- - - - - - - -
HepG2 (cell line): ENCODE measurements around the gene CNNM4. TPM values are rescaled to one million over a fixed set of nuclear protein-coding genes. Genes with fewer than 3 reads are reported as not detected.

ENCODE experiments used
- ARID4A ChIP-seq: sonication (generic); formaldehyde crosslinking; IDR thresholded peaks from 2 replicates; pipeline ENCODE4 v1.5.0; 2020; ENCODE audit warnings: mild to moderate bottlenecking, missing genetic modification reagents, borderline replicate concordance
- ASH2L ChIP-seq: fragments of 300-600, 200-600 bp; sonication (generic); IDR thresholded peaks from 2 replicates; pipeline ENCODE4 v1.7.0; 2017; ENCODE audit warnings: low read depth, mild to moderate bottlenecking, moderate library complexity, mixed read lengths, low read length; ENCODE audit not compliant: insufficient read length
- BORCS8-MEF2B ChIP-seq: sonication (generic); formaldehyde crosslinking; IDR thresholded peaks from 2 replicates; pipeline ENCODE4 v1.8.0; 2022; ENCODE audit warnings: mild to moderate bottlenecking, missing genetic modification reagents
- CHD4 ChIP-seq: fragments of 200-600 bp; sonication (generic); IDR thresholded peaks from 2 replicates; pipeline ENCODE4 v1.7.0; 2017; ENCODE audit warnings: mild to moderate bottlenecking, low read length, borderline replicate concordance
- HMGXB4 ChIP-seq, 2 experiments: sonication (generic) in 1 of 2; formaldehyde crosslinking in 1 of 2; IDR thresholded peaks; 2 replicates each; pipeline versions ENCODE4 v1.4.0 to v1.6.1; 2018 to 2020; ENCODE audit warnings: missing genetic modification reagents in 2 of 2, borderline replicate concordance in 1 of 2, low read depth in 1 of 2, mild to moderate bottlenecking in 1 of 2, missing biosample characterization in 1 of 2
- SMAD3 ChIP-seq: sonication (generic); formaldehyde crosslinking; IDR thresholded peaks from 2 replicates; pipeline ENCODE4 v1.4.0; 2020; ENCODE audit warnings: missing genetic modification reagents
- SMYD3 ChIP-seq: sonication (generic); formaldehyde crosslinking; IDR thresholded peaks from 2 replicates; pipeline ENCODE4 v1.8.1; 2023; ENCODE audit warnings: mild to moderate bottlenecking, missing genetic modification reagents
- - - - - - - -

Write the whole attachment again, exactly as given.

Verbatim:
HepG2 (cell line): ENCODE measurements around the gene CNNM4. TPM values are rescaled to one million over a fixed set of nuclear protein-coding genes. Genes with fewer than 3 reads are reported as not detected.

ENCODE experiments used
- ARID4A ChIP-seq: sonication (generic); formaldehyde crosslinking; IDR thresholded peaks from 2 replicates; pipeline ENCODE4 v1.5.0; 2020; ENCODE audit warnings: mild to moderate bottlenecking, missing genetic modification reagents, borderline replicate concordance
- ASH2L ChIP-seq: fragments of 300-600, 200-600 bp; sonication (generic); IDR thresholded peaks from 2 replicates; pipeline ENCODE4 v1.7.0; 2017; ENCODE audit warnings: low read depth, mild to moderate bottlenecking, moderate library complexity, mixed read lengths, low read length; ENCODE audit not compliant: insufficient read length
- BORCS8-MEF2B ChIP-seq: sonication (generic); formaldehyde crosslinking; IDR thresholded peaks from 2 replicates; pipeline ENCODE4 v1.8.0; 2022; ENCODE audit warnings: mild to moderate bottlenecking, missing genetic modification reagents
- CHD4 ChIP-seq: fragments of 200-600 bp; sonication (generic); IDR thresholded peaks from 2 replicates; pipeline ENCODE4 v1.7.0; 2017; ENCODE audit warnings: mild to moderate bottlenecking, low read length, borderline replicate concordance
- HMGXB4 ChIP-seq, 2 experiments: sonication (generic) in 1 of 2; formaldehyde crosslinking in 1 of 2; IDR thresholded peaks; 2 replicates each; pipeline versions ENCODE4 v1.4.0 to v1.6.1; 2018 to 2020; ENCODE audit warnings: missing genetic modification reagents in 2 of 2, borderline replicate concordance in 1 of 2, low read depth in 1 of 2, mild to moderate bottlenecking in 1 of 2, missing biosample characterization in 1 of 2
- SMAD3 ChIP-seq: sonication (generic); formaldehyde crosslinking; IDR thresholded peaks from 2 replicates; pipeline ENCODE4 v1.4.0; 2020; ENCODE audit warnings: missing genetic modification reagents
- SMYD3 ChIP-seq: sonication (generic); formaldehyde crosslinking; IDR thresholded peaks from 2 replicates; pipeline ENCODE4 v1.8.1; 2023; ENCODE audit warnings: mild to moderate bottlenecking, missing genetic modification reagents